BY Verena Straub in Reviews | 17 MAY 14
Featured in
Issue 15

Laetitia Gendre

Galerie Thomas Fischer

BY Verena Straub in Reviews | 17 MAY 14

Laetitia Gendre, Wind on a reel, 2013, Video still

Aby Warburg’s Mnemosyne Atlas lies before me in a display case. Or rather, what is left of the Mnemosyne Atlas after Laetitia Gendre has worked on it for The fake, the fold and the erased, her second solo exhibition at Galerie Thomas Fischer. Gendre has emptied out Warburg’s legendary panels with anti­septic precision: all that remains in The Erased (2014) are the white-on-white translucent outlines of the roughly 2000 pictures Warburg pinned on to wood panels covered with black cloth in the 1920s. An iconoclastic gesture or an homage to the father of visual history?

Warburg’s picture atlas remained fragmentary; he continued to rearrange it until his death in 1929. It is considered both one of his most obsessive and oft-cited undertakings. In a cosmos spanning Botticelli’s Birth of Venus (1486) to female golfers, zodiac signs to advertising images, Warburg not only surpassed the limits of his discipline, art history, but also explored the continued existence of ancient gestures that persisted in images to his day. In his diary, Warburg described the Mnemosyne project as the ‘iconology of the interval’. When Gendre systematically erases the illustrations and displays the panels as a topographical structure, she appears to want to erect a monument to precisely this ghostly ‘interval’.

What initially comes across as cheeky iconoclasm, then, reveals itself as a reverential bow to and clever commentary on Warburg’s atlas. Paradoxically, however, without the visual power of Warburg’s reproductions, one is reminded of today’s sterile algorithms behind the Google Image search function. Fittingly, images of Gendre’s stripped panels flicker wildly in a PowerPoint-style projection next to the display case. The observation conveyed by this shift of medium – namely, that the computer-generated picture atlas of a search engine ultimately generates nothing more than empty shells and meaningless grids – is, however, a banal one. The Erased could have done without this shift to the digital and its apparent criticism of the arbitrariness of the Internet’s masses of images.

In the front room of the exhibition, by contrast, the viewer finds a downright plea for the poetry of pixels and digital images. In Wind on a reel (2013), we witness the imagery taken from the surveillance camera of a paper factory, resulting in what Warburg would call ‘pathos formulas’. Formulaic gestures of intense emotionality, which Warburg recognized above all in ‘accessories in motion’ such as waving hair and fluttering clothing, emerge on a production line in this video. We become slow-motion witnesses to the moment at which a gigantic paper roll entangles itself and slowly puffs up into sculptural shapes before splitting with expressive theatricality and bringing the machine to a halt. Gendre had piano music in the style of a silent film score composed as a soundtrack for this paper chaos. A comparison between the mechanically revolving paper roll and analogue film readily suggests itself. Rather than visual criticism of power politics – as seen, for example, in Harun Farocki’s appropriations of surveillance videos – Gendre stages a sort of medial comedy of mistaken identity, with surveillance footage, silent film score and sculpture facing off against one another in irritation.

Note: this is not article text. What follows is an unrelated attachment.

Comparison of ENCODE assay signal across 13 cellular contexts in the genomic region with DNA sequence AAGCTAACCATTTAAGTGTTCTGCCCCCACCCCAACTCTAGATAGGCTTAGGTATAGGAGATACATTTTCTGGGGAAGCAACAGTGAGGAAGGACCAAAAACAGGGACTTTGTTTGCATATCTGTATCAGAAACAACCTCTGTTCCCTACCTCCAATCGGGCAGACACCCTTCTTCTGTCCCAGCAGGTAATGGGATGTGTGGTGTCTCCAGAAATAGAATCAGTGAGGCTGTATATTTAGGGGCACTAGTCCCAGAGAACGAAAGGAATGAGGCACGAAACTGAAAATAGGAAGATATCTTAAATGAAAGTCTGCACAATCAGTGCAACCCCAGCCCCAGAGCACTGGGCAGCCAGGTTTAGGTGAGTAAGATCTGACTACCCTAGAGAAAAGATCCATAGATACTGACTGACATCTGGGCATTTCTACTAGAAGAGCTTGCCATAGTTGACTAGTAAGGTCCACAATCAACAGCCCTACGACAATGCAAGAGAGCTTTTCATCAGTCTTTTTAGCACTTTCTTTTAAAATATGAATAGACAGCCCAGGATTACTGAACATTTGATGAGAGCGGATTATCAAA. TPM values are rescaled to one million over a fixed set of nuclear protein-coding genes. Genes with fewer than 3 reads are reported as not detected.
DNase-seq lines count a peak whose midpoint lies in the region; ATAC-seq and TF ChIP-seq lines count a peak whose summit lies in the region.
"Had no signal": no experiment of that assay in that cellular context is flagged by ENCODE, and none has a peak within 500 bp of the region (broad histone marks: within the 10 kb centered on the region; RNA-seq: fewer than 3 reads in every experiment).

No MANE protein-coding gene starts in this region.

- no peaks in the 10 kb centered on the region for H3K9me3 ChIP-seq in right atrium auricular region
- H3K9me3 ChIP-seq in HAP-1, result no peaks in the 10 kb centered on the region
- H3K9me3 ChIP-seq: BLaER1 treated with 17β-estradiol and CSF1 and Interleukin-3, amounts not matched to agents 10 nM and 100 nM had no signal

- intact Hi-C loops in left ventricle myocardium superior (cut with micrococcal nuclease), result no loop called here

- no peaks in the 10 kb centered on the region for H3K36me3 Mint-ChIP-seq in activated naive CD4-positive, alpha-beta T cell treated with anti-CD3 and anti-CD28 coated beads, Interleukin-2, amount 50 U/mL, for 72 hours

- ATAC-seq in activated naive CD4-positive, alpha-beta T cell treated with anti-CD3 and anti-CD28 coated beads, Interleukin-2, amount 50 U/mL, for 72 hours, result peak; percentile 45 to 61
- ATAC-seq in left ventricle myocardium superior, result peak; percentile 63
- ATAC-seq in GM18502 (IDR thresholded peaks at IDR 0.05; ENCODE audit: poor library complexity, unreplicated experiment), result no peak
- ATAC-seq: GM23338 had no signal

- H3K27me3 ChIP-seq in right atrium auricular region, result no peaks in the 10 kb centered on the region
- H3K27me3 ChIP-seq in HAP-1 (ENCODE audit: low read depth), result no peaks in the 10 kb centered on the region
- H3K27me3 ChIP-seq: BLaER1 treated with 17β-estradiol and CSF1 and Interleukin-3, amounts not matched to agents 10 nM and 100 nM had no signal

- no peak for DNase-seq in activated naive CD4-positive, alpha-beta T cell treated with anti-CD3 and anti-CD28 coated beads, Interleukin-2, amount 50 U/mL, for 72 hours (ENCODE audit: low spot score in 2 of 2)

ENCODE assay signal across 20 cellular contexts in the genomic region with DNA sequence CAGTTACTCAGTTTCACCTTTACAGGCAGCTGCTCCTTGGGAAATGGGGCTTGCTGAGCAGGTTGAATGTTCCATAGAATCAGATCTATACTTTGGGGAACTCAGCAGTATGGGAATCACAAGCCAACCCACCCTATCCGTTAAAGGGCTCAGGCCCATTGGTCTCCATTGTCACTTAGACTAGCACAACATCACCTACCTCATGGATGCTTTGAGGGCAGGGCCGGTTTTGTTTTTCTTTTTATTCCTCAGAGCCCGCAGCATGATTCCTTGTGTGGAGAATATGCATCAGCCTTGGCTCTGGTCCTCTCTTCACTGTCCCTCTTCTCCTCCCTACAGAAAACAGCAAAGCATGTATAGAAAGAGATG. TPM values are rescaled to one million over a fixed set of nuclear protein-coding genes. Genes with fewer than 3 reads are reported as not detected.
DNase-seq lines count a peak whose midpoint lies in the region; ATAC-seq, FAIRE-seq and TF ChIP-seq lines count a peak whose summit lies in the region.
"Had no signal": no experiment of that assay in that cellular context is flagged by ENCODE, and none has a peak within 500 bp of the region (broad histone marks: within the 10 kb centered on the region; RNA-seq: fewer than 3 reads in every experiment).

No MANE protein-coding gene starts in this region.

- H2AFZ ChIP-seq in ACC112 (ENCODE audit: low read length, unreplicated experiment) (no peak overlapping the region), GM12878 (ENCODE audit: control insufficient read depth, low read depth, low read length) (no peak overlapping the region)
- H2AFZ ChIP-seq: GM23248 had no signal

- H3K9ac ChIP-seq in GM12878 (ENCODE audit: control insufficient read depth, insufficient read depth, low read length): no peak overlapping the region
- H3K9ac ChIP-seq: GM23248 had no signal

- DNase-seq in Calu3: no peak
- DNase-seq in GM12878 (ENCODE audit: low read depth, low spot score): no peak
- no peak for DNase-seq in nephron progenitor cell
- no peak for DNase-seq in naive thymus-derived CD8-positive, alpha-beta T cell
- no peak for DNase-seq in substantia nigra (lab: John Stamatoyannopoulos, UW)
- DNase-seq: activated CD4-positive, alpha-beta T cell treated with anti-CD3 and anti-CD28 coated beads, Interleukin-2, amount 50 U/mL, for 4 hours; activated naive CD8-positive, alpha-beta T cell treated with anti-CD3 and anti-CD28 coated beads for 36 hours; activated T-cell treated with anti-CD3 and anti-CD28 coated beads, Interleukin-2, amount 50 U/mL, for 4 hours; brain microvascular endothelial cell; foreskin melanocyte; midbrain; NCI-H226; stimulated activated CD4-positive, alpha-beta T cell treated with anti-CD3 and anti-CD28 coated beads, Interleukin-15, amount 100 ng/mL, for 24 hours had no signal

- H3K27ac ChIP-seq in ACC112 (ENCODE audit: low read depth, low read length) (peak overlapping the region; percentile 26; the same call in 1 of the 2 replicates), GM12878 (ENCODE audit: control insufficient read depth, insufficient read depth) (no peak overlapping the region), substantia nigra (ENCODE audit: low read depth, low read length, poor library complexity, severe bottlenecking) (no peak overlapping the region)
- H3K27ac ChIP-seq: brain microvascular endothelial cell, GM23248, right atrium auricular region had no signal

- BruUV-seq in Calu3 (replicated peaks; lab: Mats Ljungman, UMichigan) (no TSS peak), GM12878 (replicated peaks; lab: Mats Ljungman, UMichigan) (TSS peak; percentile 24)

Warburg remains the implicit vanishing point of all these manoeuvres. This is also true for Gendre’s collages of drawings on the adjacent walls (B Story I–V, 2014): ecstatically contorted bodies and expressively wide-open eyes quote images from Fritz Lang’s Metropolis (1927), B-horror movies and ancient sculptures. They are little short of didactic presentations of Warburg’s cosmos of ideas (e.g. breaking down boundaries between high and popular art, juxtapositions of historically disparate images). Imagery that is so thoroughly deleted in The Erased returns to the gallery walls in the form of exhaustively repeated quotations. The conceptual joke of the emptied Mnemosyne pages pales in the shadow of these collages of pathos. If Warburg could see this, perhaps he would snag one of Laetitia Gendre’s rubbers for himself.
Translated by Jane Yager